Automotive mechanics, also called automotive technicians, repair a variety of vehicles and often specialize in working on a particular vehicle type, such as large equipment or motorcycles. Their work involves examining, diagnosing, and repairing malfunctioning vehicles. You may choose to focus on one or two types of repair work, such as heating and cooling or transmission systems.

People who are good at analytical thinking, pay attention to detail, and enjoy working with their hands may enjoy a career in this field. Those considering becoming auto mechanics in Alabama may find career opportunities in service centers, auto dealerships, garages, and more.

Alabama Auto Mechanic Schools

Those considering a career in this industry may consider attending a trade school or technical program, as well as seek out certification or licensing. Here is a sample of the many auto mechanic programs throughout Alabama:

  • Faulkner State Community College: Located in Bay Minette, this school offers a two-semester training certificate program in Automotive Technology designed to prepare students to enter the field immediately upon completion.

  • Bevill State Community College: This school in Jasper offers the Vehicle Technology & Repair program with three concentration options: Automotive Service Excellence, Auto Body Repair, and Diesel Technician.

  • Trenholm State Community College: This Montgomery school offers three award programs in Automotive Technology, where students study the principles of the National Automotive Service Excellence Certifications.

  • J.F. Drake State Community & Technical College: This school in Huntsville offers students two degree programs in Automotive Service Technology, both designed to prepare students to repair modern vehicles and light trucks.

  • Lawson State Community College: Those in Birmingham may consider this school, which offers the Alabama Center for Automotive Excellence, with six available programs: Auto Body Repair, Automotive Mechanics, Ford ASSET, General Motors ASEP, Toyota T-TEN, and Medium/Heavy Truck Technician.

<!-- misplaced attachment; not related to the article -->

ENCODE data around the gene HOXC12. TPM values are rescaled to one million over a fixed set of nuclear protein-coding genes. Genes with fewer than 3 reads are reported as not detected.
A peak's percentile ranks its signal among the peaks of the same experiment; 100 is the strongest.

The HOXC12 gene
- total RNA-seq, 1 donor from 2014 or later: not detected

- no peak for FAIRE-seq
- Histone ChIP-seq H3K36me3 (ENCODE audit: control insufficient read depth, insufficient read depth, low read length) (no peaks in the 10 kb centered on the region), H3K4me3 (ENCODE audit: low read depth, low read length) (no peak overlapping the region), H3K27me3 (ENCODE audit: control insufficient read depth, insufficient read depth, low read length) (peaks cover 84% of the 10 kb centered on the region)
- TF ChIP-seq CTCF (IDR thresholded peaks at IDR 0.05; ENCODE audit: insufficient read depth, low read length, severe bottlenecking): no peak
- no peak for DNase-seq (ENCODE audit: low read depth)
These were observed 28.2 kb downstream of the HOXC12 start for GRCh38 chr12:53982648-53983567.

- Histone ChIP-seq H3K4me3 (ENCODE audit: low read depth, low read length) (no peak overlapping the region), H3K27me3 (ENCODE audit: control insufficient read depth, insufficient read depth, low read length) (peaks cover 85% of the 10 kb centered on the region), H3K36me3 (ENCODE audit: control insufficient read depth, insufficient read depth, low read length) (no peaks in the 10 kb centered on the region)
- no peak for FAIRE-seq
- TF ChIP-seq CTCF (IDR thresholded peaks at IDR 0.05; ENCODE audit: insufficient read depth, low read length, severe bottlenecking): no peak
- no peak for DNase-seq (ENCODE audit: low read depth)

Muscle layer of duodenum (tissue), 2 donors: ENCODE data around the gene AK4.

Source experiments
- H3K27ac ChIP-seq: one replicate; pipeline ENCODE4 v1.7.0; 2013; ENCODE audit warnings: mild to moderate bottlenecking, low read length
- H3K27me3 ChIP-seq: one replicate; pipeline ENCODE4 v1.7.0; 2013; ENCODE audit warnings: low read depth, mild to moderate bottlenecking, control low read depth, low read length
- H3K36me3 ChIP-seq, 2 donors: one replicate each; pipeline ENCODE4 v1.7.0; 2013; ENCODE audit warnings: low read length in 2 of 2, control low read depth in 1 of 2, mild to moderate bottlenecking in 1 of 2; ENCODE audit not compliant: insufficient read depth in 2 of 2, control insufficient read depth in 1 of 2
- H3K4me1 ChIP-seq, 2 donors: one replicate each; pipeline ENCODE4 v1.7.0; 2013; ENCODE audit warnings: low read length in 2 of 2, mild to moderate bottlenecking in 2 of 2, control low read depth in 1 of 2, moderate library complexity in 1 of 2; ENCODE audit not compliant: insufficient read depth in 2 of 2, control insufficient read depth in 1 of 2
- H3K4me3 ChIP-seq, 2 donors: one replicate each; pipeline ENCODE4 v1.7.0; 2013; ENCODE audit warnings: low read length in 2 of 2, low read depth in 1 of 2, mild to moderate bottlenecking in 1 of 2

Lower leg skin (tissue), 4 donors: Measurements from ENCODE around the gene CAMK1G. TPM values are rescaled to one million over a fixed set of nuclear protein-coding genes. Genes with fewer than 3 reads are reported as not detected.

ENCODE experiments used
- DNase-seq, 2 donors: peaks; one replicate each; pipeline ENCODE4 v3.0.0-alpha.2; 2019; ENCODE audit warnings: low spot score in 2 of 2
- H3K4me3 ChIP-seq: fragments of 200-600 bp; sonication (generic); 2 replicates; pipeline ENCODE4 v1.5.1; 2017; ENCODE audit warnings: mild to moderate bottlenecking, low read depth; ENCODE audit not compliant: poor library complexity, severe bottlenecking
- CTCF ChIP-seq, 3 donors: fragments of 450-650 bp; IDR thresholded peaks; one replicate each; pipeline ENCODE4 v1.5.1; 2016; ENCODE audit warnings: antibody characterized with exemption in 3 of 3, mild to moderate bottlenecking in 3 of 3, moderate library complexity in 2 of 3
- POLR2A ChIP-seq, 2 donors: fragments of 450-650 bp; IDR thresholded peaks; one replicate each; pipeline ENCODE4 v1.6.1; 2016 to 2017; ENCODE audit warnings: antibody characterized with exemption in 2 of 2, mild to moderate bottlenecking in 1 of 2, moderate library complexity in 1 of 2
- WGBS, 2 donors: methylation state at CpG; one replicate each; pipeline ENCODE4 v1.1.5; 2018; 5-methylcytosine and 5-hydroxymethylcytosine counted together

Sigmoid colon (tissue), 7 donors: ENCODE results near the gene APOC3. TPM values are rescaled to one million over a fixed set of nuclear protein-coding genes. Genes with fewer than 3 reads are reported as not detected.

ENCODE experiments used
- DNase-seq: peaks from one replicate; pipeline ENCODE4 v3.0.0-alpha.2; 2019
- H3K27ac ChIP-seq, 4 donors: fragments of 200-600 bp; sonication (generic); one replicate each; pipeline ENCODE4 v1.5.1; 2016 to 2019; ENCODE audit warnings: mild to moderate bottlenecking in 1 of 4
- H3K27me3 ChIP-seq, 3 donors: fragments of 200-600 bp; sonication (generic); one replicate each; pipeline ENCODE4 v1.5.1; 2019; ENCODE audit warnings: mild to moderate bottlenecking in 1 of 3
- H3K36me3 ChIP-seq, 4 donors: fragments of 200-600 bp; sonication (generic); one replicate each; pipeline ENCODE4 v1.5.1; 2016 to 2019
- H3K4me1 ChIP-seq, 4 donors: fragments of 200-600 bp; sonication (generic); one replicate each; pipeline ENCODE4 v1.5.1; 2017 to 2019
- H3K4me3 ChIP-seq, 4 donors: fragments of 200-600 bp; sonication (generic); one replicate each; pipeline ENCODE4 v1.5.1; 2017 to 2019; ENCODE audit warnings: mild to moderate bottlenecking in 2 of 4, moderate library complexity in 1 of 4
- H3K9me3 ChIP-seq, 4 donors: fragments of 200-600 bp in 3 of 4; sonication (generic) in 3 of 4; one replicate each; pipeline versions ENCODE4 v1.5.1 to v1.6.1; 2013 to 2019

What to Expect from Alabama Auto Mechanic Programs

While all programs may vary, students in a typical automotive technician program study the following basic principles of auto repair:

  • Automatic transmission/transaxle
  • Electrical/electronic systems
  • Heating and air conditioning
  • Brakes
  • Engine performance
  • Engine repair
  • Drive train and axles
  • Steering and suspension

Typical beginner courses include Fundamentals of Automotive Technology and Electrical Fundamentals. Training includes diagnostics that aid in figuring out why the equipment isn't working properly, and then developing and executing a plan to repair it.

Alabama Auto Mechanic Certification and Licensing

The state of Alabama does not require licensing for auto mechanics. However, you can make yourself more valuable to prospective employers with the right certifications.

Automobile Service Excellence (ASE) certification may boost your résumé and earning power, and some shops require it. In addition, the EPA requires certification in the proper handling of refrigerants for mechanics working with this substance.

Resources for Auto Mechanics in Alabama

  • ASE offers free practice tests and registration for ASE Certification.
  • The EPA offers information and tests on Stationary Refrigeration Certification.

Metro Areas Rated for Popularity for:
Automotive Mechanics

Listed below are metro areas ranked by the popularity of jobs for Automotive Mechanics relative to the population of the city. Salary data was obtained from the U.S. Bureau of Labor Statistics.

2019 Occupational Employment Statistics and 2018-28 Employment Projections, Bureau of Labor Statistics,

Metro Area
Annual Median Salary
Florence-Muscle Shoals300$39,160


  1. College Navigator, IES, National Center for Education Statistics,, accessed September 3, 2016
  2. Test Prep & Training, National Institute for Automotive Service Excellence,, accessed September 3, 2016
  3. Types of Section 608 Technician Certification, EPA US Environmental Protection Agency,, accessed September 3, 2016

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